12. Inefficiency feeding and swallow cause the child to be unable to meet their caloric and nutritional needs. Some characteristics can be fatigue too easily, or become breathless. Overselectivity feeders are “picking” in what they eat, meaning in the taste, type, texture, or volume of food they will eat. Refusal feeders don’t want to eat at all, for a matter of reasons only known to them. Some of those reasons are that the child may have a physical or Medical issue that has not yet been resolved, a child could have what is called gastrointestinal distress (reflux), and the child may have experienced a traumatic event resulting in refusal to eat. Development delay, illnesses, trauma, or some children’s experiences can result in delayed feeding skills.

12.1. Some causes and risk factors can be abuse, accidents, illnesses, premature birth, prenatal drugs exposure, diet restrictions,

13. Inefficiency feeding and swallow cause the child to be unable to meet their caloric and nutritional needs. Some characteristics can be fatigue too easily, or become breathless. Overselectivity feeders are “picking” in what they eat, meaning in the taste, type, texture, or volume of food they will eat. Refusal feeders don’t want to eat at all, for a matter of reasons only known to them. Some of those reasons are that the child may have a physical or Medical issue that has not yet been resolved, a child could have what is called gastrointestinal distress (reflux), and the child may have experienced a traumatic event resulting in refusal to eat. Development delay, illnesses, trauma, or some children’s experiences can result in delayed feeding skills. Some causes and risk factors can be abuse, accidents, illnesses, premature birth, prenatal drugs exposure, diet restrictions,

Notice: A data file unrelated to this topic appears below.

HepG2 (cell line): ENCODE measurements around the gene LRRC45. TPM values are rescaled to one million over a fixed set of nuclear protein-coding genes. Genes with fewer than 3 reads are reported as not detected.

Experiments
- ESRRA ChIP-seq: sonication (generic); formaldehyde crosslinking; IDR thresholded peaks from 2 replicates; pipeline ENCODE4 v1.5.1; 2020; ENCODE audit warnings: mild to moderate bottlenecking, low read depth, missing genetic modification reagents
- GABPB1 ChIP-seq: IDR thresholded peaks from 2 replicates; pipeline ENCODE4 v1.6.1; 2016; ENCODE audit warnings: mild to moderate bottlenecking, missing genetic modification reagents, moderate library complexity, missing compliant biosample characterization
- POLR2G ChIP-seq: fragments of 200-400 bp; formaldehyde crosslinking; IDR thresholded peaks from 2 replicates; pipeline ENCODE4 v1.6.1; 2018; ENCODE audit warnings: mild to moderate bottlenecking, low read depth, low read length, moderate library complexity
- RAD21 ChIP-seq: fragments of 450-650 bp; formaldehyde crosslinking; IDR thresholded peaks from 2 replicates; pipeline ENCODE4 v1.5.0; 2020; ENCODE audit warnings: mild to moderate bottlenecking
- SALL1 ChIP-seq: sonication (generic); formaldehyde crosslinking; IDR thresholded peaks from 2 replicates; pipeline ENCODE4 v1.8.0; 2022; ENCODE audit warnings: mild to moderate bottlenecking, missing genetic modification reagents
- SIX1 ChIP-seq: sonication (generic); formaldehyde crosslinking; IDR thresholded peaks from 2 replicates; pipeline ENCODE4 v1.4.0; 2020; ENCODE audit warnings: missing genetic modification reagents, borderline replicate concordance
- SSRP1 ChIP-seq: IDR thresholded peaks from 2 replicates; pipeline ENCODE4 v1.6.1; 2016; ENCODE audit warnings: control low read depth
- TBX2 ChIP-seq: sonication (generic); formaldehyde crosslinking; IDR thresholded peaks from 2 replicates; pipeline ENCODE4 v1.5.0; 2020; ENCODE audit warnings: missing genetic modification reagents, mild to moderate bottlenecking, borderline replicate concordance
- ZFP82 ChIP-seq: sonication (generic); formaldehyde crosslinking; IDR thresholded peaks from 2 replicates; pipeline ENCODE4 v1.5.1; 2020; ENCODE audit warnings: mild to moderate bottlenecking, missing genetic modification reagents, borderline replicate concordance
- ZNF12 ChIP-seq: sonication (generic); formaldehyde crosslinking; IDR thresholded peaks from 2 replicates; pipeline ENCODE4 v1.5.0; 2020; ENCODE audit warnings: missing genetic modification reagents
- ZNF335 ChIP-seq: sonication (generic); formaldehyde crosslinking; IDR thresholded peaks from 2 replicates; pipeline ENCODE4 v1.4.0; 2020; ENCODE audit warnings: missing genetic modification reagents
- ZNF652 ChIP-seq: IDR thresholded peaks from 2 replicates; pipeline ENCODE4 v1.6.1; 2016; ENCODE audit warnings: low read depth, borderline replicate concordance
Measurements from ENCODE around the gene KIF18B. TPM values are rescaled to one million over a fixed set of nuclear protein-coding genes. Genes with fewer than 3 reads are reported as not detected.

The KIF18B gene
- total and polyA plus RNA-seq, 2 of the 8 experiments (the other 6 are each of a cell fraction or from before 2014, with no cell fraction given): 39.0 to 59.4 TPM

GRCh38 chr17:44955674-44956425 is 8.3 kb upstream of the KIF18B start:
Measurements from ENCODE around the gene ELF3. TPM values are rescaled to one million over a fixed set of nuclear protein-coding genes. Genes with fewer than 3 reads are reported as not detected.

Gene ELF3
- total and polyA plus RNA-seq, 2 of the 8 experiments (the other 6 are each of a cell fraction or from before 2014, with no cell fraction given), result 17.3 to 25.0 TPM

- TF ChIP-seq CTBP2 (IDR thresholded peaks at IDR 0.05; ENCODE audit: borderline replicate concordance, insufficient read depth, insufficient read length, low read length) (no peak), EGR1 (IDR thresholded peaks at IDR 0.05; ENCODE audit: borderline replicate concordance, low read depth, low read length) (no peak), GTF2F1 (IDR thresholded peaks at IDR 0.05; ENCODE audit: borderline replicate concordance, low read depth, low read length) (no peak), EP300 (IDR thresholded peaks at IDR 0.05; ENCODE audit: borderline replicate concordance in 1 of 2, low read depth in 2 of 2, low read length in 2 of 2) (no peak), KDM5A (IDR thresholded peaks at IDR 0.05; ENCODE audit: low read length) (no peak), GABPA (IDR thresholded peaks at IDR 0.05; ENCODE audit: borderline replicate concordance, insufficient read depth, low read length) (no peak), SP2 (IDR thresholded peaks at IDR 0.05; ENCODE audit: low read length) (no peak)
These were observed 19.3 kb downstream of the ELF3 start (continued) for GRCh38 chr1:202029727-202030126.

14. Newborns usually stay in the hospital for 48-72 hours; there they are usually checked to see if everything is running fine, the feeding is being monitored if anything strange appears. If for some reasons the doctors or nurses don’t catch to something and the parents does keep an eye on them, but the well-child visit are helpful as well. The SLP conducts a comprehensive assessment, including case history, a physical feeding/swallowing evaluation (observing the lips, jaw, tongue, teeth etc.) and observation of mealtime interactions. The treatment goals ae that nutritional needs are met for a healthy growth and developement and that feeding/swallowing do not in any way danger a child's life. Treatment focuses on improving the coordination of the swallow to achieve efficiency and safety. Also by shaping the child’s consumption of food, condition and reinforcement, and systematic desensitization. There are also other ways to be feed for example by a tube.